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Shakespeare's Folios on Display @ Central Library - Free

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Shakespeare's Folio

Complete Set of Shakespeare’s Folios on Display at

Central Library

“Celebrating 400 Years of Shakespeare: Reflecting on the Life of the Bard” part of year-long “Buffalo Bard 2016” Collaboration

The Downtown Central Library, 1 Lafayette Square, Buffalo, is offering a free exhibition on esteemed English playwright, poet and actor William Shakespeare.  Featuring the Library’s complete set of Shakespeare’s four Folios, and works that may have influenced him, the exhibit is up now through January 2017. 

Celebrating 400 Years of Shakespeare: Reflecting on the Life of the Bard is a component of “Buffalo Bard 2016,” the multi-organization collaboration taking place throughout Buffalo all this year, marking the anniversary of 400 years since Shakespeare’s death in 1616.

Regarded as the foremost dramatist of his time, William Shakespeare penned more than thirty plays and more than one hundred sonnets, all written in the form of three quatrains and a couplet that is now recognized as Shakespearean.  The Library’s Folios 1-4 are considered among the most influential publications of all time.  The First Folio, published in 1623, six years after Shakespeare’s death, is the first time his plays were collected and published, rescuing a number of them familiar to us today from being lost forever.  First Folios are today considered rare and much sought after, there being only 200 or so in existence.  Subsequent publications of the plays -- Second Folio (1632), Third Folio (1664), and Fourth Folio (1685) – are equally important for the additional plays included in them. The Library’s Folios on display were a gift in 1924 from Buffalonian Colonel Charles Clifton, collector, arts patron and Pierce Arrow Motor Car Chairman.  The story of the Folios and the Clifton gift is included in the Library’s exhibition. 

Also contained in the exhibition are a number of additional rare and first-edition books held in the Library’s collections that were likely known to Shakespeare and would have been influential in his writing.  These include published histories such as Raphael Holinshed’s The Chronicles of England, Scotland and Ireland (1587); important Bibles and The Book of Common Prayer (1559); influential literature such as Edmund Spenser’s The Faerie Queene and works by Plutarch, Ben Jonson, Chaucer, and Seneca; and publications on new scientific ideas including Galileo’s Starry Messenger (1610), William Gilbert’s studies of magnetism (1600) and Sir Francis Bacon’s philosophy of science Novum Organum (1620).  Illustrations of places known to Shakespeare and portraits of important people of his time are included.  Click here to see photos of the Library’s Rare Book Shakespeare exhibit http://www.buffalolib.org/content/now-display/rare-book-room/shakespeare.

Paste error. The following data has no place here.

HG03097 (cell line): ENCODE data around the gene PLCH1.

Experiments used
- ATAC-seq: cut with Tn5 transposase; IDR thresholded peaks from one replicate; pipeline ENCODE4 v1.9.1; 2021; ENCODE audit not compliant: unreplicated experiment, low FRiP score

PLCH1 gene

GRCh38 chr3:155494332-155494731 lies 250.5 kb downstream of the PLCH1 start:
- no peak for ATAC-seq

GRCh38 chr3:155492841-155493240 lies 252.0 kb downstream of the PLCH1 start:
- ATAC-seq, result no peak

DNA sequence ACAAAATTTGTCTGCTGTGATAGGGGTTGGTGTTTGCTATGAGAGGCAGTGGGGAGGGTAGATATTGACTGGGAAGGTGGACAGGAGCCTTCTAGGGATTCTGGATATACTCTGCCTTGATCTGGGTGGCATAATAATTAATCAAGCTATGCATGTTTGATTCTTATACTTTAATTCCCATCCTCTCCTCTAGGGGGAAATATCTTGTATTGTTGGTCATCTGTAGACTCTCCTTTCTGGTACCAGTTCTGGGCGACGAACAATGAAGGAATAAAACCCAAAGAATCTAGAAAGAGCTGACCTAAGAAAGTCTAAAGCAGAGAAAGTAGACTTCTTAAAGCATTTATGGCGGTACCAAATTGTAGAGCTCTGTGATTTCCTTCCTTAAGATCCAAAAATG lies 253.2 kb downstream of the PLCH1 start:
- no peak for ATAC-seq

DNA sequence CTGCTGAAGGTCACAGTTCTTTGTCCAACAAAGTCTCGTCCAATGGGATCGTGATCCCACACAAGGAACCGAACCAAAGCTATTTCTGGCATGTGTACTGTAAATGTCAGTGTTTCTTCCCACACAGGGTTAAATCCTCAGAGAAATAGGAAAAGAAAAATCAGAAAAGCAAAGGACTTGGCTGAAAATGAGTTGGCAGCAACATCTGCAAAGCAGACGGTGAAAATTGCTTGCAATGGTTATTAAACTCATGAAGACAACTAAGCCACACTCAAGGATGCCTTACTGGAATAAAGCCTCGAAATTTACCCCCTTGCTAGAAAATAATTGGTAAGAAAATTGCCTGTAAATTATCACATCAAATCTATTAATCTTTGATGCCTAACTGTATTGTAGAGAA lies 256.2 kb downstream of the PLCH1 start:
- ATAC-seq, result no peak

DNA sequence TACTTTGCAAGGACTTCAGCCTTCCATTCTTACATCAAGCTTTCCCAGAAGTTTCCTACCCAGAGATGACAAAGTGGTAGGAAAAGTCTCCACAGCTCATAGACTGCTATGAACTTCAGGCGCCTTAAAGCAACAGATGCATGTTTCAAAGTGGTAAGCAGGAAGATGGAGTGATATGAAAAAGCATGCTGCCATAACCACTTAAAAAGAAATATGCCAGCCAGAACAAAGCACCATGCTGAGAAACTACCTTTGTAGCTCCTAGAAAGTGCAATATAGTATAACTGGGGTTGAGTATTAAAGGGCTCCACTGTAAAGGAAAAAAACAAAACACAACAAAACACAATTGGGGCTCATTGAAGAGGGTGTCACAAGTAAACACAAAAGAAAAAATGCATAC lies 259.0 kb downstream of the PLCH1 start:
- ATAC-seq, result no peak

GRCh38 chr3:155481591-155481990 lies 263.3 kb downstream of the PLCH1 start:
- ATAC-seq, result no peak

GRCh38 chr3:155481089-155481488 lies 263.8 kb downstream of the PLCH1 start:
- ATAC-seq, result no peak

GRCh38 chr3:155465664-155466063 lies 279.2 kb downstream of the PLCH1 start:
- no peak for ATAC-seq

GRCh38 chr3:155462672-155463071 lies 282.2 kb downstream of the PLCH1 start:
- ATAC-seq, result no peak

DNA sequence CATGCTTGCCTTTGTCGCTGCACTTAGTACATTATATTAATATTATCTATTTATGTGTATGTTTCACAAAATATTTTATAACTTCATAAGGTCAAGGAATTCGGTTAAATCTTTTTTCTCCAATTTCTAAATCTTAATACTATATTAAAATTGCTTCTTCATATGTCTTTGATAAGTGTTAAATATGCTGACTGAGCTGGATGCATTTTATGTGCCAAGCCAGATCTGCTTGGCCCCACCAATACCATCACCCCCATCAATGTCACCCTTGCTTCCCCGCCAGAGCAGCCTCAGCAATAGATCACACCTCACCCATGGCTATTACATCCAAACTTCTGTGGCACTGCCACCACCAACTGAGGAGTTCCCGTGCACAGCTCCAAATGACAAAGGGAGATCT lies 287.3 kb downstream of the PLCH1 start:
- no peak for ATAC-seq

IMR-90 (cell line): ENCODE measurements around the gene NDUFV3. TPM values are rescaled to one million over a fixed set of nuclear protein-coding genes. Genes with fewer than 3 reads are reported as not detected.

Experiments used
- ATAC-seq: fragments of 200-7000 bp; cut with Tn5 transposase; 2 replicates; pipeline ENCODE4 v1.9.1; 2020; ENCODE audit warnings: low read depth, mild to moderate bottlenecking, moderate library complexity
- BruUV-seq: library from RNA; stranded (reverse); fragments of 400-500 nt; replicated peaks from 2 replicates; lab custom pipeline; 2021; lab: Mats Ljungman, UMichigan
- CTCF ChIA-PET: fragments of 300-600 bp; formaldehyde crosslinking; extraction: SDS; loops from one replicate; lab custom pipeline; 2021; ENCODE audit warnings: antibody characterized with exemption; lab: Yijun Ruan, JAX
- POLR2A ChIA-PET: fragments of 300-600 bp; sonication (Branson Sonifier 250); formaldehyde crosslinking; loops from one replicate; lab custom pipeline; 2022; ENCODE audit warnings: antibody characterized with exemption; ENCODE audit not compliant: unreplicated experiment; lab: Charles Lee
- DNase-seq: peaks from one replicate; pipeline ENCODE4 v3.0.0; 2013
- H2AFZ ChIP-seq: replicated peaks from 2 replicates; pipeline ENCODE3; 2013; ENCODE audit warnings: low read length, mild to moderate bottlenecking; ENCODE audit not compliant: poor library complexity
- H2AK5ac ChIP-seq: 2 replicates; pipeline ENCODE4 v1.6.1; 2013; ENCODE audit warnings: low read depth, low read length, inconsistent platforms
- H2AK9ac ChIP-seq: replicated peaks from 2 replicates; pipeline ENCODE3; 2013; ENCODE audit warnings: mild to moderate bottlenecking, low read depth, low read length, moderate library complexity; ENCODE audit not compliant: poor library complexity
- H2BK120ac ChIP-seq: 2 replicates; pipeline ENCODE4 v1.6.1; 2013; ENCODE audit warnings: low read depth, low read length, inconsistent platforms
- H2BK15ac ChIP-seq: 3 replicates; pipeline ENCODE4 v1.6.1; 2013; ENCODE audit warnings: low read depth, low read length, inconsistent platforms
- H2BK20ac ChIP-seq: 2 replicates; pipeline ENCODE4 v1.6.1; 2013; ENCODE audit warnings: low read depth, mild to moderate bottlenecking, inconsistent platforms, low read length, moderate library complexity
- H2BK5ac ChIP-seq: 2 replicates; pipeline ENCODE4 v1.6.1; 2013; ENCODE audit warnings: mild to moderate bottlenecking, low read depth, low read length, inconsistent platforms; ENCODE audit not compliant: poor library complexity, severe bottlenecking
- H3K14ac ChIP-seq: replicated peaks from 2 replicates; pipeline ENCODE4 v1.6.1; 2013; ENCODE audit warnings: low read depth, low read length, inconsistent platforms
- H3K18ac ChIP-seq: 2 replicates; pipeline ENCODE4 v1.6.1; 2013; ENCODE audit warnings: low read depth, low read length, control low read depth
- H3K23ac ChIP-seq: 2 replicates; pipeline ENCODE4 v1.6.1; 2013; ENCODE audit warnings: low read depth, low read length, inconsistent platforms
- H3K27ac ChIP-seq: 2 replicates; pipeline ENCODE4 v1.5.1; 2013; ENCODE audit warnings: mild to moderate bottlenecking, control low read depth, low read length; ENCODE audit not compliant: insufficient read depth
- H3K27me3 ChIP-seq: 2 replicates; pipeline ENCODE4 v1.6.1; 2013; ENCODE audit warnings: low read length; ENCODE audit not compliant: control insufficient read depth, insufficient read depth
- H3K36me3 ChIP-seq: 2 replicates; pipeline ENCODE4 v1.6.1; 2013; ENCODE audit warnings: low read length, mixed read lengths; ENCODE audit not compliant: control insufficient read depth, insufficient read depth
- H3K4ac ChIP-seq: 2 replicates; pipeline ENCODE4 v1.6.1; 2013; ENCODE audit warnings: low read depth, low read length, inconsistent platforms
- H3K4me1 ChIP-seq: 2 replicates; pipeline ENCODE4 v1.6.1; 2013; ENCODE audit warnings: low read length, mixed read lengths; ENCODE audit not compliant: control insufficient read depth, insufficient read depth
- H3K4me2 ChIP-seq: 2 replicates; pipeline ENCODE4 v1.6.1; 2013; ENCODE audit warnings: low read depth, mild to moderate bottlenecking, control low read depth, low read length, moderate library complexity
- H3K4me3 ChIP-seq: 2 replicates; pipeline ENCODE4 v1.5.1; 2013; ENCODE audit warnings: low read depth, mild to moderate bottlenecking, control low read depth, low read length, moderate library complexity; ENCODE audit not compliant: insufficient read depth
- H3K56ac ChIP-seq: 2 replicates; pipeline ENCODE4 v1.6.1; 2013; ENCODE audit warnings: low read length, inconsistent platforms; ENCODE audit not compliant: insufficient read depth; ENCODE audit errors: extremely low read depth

Celebrating 400 Years of Shakespeare: Reflecting on the Life of the Bard is an excellent companion piece to the Downtown Library’s largest-ever exhibition Milestones of Science: Books That Shook the World! also open and free to the public on the Library’s second floor during regular hours.  Special tours of either or both exhibitions can be arranged at no charge for student or organization groups by calling 716-858-7100.  For more information about these exhibitions or Library programs, visit www.BuffaloLib.org or call 716-858-8900.  Additional 2016 communitywide Buffalo Bard activities can be found at https://BuffaloBard.wordpress.com.